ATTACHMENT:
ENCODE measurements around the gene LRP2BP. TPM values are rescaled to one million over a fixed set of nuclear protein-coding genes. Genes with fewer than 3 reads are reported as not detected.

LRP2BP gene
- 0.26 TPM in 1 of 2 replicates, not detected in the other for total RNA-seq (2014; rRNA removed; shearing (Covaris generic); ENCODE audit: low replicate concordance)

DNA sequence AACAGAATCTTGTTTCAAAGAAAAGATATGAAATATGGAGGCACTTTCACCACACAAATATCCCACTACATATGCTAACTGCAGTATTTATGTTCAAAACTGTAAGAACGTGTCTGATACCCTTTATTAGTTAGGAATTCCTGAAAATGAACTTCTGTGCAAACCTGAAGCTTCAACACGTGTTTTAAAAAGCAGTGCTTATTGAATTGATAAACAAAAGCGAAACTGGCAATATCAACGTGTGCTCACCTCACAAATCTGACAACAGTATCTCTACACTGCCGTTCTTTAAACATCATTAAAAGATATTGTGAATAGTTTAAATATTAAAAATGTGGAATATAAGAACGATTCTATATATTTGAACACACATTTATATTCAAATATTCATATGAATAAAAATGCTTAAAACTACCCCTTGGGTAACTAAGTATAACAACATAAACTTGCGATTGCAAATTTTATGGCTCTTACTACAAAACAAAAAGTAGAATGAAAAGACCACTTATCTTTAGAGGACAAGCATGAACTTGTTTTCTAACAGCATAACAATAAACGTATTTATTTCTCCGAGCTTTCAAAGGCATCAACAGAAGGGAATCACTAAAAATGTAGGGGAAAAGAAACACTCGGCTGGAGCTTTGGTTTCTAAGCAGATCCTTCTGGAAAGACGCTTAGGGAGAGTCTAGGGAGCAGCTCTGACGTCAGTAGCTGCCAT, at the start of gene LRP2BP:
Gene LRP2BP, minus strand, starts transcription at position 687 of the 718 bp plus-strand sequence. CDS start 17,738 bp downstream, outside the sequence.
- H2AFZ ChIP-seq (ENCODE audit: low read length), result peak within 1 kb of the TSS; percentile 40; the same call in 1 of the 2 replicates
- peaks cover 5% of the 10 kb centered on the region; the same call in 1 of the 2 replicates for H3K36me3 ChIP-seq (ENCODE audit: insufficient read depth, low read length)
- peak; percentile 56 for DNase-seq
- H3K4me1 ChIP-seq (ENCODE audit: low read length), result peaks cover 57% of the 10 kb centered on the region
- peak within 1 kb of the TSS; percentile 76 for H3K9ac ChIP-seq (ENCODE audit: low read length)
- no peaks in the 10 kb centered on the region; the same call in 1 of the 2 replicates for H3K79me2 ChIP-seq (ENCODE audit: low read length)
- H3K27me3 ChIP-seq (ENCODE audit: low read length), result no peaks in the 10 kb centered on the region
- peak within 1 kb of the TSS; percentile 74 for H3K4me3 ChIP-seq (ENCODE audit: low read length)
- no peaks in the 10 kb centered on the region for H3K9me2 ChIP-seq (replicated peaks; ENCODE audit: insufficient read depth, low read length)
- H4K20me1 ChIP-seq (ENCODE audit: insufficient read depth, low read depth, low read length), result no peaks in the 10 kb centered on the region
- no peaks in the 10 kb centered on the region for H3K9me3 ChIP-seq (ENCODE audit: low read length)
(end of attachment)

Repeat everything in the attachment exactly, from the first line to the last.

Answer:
ENCODE measurements around the gene LRP2BP. TPM values are rescaled to one million over a fixed set of nuclear protein-coding genes. Genes with fewer than 3 reads are reported as not detected.

LRP2BP gene
- 0.26 TPM in 1 of 2 replicates, not detected in the other for total RNA-seq (2014; rRNA removed; shearing (Covaris generic); ENCODE audit: low replicate concordance)

DNA sequence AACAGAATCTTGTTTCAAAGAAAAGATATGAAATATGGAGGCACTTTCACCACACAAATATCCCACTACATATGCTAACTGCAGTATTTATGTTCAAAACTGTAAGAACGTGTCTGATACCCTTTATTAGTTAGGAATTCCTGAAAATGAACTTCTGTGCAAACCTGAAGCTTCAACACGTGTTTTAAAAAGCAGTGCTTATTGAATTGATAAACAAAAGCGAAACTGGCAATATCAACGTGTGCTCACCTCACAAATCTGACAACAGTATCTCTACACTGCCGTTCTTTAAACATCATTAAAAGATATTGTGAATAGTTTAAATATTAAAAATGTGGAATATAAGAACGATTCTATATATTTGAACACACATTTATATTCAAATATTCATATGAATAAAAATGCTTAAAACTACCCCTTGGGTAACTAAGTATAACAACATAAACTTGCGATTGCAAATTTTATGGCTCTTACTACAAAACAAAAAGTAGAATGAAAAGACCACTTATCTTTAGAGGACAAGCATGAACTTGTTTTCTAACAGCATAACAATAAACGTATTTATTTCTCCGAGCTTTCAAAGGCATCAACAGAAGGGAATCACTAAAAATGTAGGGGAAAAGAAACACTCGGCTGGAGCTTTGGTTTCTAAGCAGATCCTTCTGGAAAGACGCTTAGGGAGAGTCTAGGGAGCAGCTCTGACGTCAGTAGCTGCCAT, at the start of gene LRP2BP:
Gene LRP2BP, minus strand, starts transcription at position 687 of the 718 bp plus-strand sequence. CDS start 17,738 bp downstream, outside the sequence.
- H2AFZ ChIP-seq (ENCODE audit: low read length), result peak within 1 kb of the TSS; percentile 40; the same call in 1 of the 2 replicates
- peaks cover 5% of the 10 kb centered on the region; the same call in 1 of the 2 replicates for H3K36me3 ChIP-seq (ENCODE audit: insufficient read depth, low read length)
- peak; percentile 56 for DNase-seq
- H3K4me1 ChIP-seq (ENCODE audit: low read length), result peaks cover 57% of the 10 kb centered on the region
- peak within 1 kb of the TSS; percentile 76 for H3K9ac ChIP-seq (ENCODE audit: low read length)
- no peaks in the 10 kb centered on the region; the same call in 1 of the 2 replicates for H3K79me2 ChIP-seq (ENCODE audit: low read length)
- H3K27me3 ChIP-seq (ENCODE audit: low read length), result no peaks in the 10 kb centered on the region
- peak within 1 kb of the TSS; percentile 74 for H3K4me3 ChIP-seq (ENCODE audit: low read length)
- no peaks in the 10 kb centered on the region for H3K9me2 ChIP-seq (replicated peaks; ENCODE audit: insufficient read depth, low read length)
- H4K20me1 ChIP-seq (ENCODE audit: insufficient read depth, low read depth, low read length), result no peaks in the 10 kb centered on the region
- no peaks in the 10 kb centered on the region for H3K9me3 ChIP-seq (ENCODE audit: low read length)